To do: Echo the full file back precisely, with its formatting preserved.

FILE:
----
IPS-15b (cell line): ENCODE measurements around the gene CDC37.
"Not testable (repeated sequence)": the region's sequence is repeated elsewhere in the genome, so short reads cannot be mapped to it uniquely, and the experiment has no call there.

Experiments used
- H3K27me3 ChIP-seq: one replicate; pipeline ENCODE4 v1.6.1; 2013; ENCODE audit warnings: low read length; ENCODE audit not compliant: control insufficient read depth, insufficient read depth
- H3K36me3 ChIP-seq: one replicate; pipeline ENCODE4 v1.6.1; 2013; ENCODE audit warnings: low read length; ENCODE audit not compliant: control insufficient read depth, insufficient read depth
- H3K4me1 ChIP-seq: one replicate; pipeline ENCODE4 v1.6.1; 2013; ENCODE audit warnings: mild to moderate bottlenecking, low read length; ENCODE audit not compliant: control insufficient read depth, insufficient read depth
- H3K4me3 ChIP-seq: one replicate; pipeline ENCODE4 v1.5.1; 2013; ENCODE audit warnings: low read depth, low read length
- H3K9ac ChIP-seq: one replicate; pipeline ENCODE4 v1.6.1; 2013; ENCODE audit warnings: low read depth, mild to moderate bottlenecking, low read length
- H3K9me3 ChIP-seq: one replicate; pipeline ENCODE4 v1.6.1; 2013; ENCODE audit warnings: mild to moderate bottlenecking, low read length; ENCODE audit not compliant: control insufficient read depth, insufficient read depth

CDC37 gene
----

IPS-15b (cell line): ENCODE measurements around the gene CDC37.
"Not testable (repeated sequence)": the region's sequence is repeated elsewhere in the genome, so short reads cannot be mapped to it uniquely, and the experiment has no call there.

Experiments used
- H3K27me3 ChIP-seq: one replicate; pipeline ENCODE4 v1.6.1; 2013; ENCODE audit warnings: low read length; ENCODE audit not compliant: control insufficient read depth, insufficient read depth
- H3K36me3 ChIP-seq: one replicate; pipeline ENCODE4 v1.6.1; 2013; ENCODE audit warnings: low read length; ENCODE audit not compliant: control insufficient read depth, insufficient read depth
- H3K4me1 ChIP-seq: one replicate; pipeline ENCODE4 v1.6.1; 2013; ENCODE audit warnings: mild to moderate bottlenecking, low read length; ENCODE audit not compliant: control insufficient read depth, insufficient read depth
- H3K4me3 ChIP-seq: one replicate; pipeline ENCODE4 v1.5.1; 2013; ENCODE audit warnings: low read depth, low read length
- H3K9ac ChIP-seq: one replicate; pipeline ENCODE4 v1.6.1; 2013; ENCODE audit warnings: low read depth, mild to moderate bottlenecking, low read length
- H3K9me3 ChIP-seq: one replicate; pipeline ENCODE4 v1.6.1; 2013; ENCODE audit warnings: mild to moderate bottlenecking, low read length; ENCODE audit not compliant: control insufficient read depth, insufficient read depth

CDC37 gene